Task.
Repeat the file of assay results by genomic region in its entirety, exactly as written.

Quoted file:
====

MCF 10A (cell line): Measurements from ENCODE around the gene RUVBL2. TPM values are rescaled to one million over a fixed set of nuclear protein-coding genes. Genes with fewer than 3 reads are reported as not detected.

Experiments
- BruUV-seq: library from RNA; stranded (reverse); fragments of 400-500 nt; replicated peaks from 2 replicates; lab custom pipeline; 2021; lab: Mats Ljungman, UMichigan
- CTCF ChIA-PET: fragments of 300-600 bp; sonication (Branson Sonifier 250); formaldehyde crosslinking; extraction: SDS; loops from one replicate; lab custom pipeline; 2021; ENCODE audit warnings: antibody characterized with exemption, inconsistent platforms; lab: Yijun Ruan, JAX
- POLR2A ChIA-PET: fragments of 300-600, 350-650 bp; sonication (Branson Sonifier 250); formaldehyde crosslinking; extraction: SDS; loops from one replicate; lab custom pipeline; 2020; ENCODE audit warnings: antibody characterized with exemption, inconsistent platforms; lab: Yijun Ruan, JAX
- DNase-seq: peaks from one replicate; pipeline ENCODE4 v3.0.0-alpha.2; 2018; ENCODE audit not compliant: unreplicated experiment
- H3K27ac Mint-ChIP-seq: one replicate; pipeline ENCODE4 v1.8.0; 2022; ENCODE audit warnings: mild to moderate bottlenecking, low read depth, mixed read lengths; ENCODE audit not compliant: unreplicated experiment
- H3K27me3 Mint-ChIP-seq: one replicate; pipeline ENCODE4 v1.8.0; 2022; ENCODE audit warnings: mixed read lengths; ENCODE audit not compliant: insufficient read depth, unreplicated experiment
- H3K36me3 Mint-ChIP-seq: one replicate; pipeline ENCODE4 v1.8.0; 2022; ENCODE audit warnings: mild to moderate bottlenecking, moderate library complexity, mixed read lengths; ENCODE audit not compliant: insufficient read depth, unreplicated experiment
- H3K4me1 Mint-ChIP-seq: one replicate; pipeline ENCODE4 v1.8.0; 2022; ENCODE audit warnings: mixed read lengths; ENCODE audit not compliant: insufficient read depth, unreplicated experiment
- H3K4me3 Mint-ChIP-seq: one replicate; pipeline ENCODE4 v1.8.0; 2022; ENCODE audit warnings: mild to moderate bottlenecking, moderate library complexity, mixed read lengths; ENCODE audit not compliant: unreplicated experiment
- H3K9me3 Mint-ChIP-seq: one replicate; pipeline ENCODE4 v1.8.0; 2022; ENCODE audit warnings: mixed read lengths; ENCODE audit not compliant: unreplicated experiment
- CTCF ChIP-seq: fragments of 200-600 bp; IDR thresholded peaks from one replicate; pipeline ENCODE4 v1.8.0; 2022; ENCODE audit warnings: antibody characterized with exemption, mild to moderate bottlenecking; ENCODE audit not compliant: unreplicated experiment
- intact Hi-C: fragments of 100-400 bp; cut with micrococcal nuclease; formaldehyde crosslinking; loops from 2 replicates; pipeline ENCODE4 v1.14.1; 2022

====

MCF 10A (cell line): Measurements from ENCODE around the gene RUVBL2. TPM values are rescaled to one million over a fixed set of nuclear protein-coding genes. Genes with fewer than 3 reads are reported as not detected.

Experiments
- BruUV-seq: library from RNA; stranded (reverse); fragments of 400-500 nt; replicated peaks from 2 replicates; lab custom pipeline; 2021; lab: Mats Ljungman, UMichigan
- CTCF ChIA-PET: fragments of 300-600 bp; sonication (Branson Sonifier 250); formaldehyde crosslinking; extraction: SDS; loops from one replicate; lab custom pipeline; 2021; ENCODE audit warnings: antibody characterized with exemption, inconsistent platforms; lab: Yijun Ruan, JAX
- POLR2A ChIA-PET: fragments of 300-600, 350-650 bp; sonication (Branson Sonifier 250); formaldehyde crosslinking; extraction: SDS; loops from one replicate; lab custom pipeline; 2020; ENCODE audit warnings: antibody characterized with exemption, inconsistent platforms; lab: Yijun Ruan, JAX
- DNase-seq: peaks from one replicate; pipeline ENCODE4 v3.0.0-alpha.2; 2018; ENCODE audit not compliant: unreplicated experiment
- H3K27ac Mint-ChIP-seq: one replicate; pipeline ENCODE4 v1.8.0; 2022; ENCODE audit warnings: mild to moderate bottlenecking, low read depth, mixed read lengths; ENCODE audit not compliant: unreplicated experiment
- H3K27me3 Mint-ChIP-seq: one replicate; pipeline ENCODE4 v1.8.0; 2022; ENCODE audit warnings: mixed read lengths; ENCODE audit not compliant: insufficient read depth, unreplicated experiment
- H3K36me3 Mint-ChIP-seq: one replicate; pipeline ENCODE4 v1.8.0; 2022; ENCODE audit warnings: mild to moderate bottlenecking, moderate library complexity, mixed read lengths; ENCODE audit not compliant: insufficient read depth, unreplicated experiment
- H3K4me1 Mint-ChIP-seq: one replicate; pipeline ENCODE4 v1.8.0; 2022; ENCODE audit warnings: mixed read lengths; ENCODE audit not compliant: insufficient read depth, unreplicated experiment
- H3K4me3 Mint-ChIP-seq: one replicate; pipeline ENCODE4 v1.8.0; 2022; ENCODE audit warnings: mild to moderate bottlenecking, moderate library complexity, mixed read lengths; ENCODE audit not compliant: unreplicated experiment
- H3K9me3 Mint-ChIP-seq: one replicate; pipeline ENCODE4 v1.8.0; 2022; ENCODE audit warnings: mixed read lengths; ENCODE audit not compliant: unreplicated experiment
- CTCF ChIP-seq: fragments of 200-600 bp; IDR thresholded peaks from one replicate; pipeline ENCODE4 v1.8.0; 2022; ENCODE audit warnings: antibody characterized with exemption, mild to moderate bottlenecking; ENCODE audit not compliant: unreplicated experiment
- intact Hi-C: fragments of 100-400 bp; cut with micrococcal nuclease; formaldehyde crosslinking; loops from 2 replicates; pipeline ENCODE4 v1.14.1; 2022